I'm not an expert in memory management of PHP, but I would say you DON'T save much. If and how much you save depends on some aspects:

  • The size of the object (when you create an instance, how much other data does the object hold).
  • The number of objects you create.

Especially the number of objects is important. If you have only one instance, you save 50%. In this case:

Case A - Static: You don't instantiate the object, but just use the class definition, which is stored in the memory. But the class definition is loaded for every REQUEST, which means you have the same amount of class definitions in the memory as you have concurrent requests.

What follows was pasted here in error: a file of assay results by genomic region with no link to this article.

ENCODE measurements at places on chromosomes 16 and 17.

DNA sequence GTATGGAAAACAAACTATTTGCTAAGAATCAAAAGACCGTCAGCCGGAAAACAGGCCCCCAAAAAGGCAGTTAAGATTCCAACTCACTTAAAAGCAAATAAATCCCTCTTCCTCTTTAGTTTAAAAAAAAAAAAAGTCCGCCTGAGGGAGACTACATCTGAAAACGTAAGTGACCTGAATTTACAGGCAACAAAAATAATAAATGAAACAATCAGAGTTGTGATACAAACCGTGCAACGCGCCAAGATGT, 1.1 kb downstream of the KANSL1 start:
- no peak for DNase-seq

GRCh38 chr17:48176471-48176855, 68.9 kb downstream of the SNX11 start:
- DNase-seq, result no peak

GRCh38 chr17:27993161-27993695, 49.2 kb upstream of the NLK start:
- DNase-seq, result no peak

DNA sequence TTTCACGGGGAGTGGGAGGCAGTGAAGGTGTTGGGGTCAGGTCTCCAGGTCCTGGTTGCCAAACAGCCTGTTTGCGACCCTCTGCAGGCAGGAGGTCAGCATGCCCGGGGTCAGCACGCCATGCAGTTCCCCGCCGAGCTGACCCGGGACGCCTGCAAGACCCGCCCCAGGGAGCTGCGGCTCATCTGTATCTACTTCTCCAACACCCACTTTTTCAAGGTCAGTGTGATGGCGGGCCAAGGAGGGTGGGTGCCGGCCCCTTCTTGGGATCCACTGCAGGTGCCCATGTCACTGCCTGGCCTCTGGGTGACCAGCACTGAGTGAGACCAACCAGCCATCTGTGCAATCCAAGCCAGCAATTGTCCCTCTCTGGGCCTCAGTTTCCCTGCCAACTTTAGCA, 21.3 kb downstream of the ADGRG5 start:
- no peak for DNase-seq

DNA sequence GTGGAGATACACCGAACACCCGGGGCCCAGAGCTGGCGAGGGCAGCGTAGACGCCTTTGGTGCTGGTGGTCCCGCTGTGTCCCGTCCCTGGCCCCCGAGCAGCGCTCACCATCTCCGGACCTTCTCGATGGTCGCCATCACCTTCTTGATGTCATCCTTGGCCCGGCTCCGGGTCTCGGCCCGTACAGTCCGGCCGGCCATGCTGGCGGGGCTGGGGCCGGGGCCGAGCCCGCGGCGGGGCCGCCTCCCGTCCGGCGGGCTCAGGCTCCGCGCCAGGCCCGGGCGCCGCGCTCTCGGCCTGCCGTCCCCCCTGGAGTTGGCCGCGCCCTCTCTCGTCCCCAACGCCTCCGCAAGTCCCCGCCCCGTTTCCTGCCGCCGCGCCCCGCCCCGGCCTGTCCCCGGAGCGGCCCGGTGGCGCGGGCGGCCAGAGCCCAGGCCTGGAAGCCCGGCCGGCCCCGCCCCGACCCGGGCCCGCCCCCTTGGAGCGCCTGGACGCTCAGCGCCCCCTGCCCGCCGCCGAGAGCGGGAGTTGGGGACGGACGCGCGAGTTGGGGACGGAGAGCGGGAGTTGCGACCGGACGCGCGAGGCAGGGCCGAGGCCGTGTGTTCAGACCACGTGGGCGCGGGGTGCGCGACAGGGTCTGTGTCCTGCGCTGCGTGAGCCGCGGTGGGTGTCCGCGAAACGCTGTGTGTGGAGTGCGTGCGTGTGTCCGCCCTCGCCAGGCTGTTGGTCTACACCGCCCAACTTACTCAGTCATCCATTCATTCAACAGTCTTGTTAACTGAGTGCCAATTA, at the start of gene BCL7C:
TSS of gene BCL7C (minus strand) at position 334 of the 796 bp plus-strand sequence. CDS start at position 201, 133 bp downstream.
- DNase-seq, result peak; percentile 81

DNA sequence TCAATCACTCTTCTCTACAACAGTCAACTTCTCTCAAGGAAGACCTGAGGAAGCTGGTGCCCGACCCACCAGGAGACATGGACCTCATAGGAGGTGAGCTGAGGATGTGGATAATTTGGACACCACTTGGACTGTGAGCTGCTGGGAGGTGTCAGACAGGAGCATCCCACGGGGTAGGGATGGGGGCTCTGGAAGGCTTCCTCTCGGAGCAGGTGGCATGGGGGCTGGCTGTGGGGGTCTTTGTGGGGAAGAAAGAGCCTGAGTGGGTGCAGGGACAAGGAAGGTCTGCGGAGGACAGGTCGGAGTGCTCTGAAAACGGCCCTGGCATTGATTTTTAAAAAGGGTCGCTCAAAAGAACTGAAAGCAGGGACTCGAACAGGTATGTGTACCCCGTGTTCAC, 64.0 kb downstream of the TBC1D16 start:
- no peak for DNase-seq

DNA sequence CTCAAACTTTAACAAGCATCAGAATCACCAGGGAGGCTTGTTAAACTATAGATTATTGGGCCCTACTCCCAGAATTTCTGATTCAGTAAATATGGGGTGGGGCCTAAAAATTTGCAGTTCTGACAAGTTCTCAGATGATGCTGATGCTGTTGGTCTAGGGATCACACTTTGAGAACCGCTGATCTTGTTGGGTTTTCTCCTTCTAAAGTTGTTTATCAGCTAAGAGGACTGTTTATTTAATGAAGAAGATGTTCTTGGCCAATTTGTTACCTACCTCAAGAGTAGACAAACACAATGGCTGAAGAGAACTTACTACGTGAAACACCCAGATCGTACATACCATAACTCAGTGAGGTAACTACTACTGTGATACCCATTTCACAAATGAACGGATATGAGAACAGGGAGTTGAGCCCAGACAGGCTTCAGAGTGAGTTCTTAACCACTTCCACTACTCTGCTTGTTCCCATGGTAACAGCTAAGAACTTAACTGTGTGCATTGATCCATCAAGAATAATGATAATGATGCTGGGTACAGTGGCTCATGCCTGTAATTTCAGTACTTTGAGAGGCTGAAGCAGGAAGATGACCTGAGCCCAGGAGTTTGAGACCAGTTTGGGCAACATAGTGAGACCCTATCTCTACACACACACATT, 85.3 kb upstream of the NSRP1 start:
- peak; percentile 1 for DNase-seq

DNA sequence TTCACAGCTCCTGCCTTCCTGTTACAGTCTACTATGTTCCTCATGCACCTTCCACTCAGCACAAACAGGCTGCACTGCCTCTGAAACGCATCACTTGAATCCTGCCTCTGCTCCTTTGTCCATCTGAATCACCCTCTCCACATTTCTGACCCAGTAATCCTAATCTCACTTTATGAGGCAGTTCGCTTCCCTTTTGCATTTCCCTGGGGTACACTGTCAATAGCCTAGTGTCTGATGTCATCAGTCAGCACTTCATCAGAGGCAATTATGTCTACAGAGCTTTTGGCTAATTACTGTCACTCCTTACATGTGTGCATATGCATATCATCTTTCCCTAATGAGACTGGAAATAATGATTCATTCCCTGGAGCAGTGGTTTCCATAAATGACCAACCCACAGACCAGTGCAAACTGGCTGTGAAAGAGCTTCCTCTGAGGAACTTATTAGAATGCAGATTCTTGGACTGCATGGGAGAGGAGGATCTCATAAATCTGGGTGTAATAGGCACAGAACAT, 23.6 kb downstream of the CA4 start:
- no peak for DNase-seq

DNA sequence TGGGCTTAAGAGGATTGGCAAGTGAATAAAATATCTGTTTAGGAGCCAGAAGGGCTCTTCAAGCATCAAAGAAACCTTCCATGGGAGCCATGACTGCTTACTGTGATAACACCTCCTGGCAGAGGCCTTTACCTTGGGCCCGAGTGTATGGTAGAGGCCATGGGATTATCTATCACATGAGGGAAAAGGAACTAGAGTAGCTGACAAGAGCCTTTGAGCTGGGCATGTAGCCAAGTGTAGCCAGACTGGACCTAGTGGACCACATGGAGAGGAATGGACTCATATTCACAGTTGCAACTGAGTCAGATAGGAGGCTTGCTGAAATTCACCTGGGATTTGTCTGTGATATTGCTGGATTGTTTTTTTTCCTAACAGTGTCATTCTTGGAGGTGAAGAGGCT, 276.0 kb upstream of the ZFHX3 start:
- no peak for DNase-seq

Case B - Instances: Additionally to case A you also have an instance of this object for each request, thus double the memory usage for this part of you software.

Finally: if it is easier for you to work with static parameters instead of instantiating the class every time, you should go with the static way. But don't expect too much of a memory boost.

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If you share the data use a static. It's faster and saves you the process of object instantiation. Singletons win versus statics when you need a single entry point. I covered this on my blog about 1 week ago.

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Thanks for the explanation Pauly. Was I wrong? Was I shamelessly promoting my commercial website? Pauly makes SO a better place! – CodeAngry Oct 20 '12 at 11:46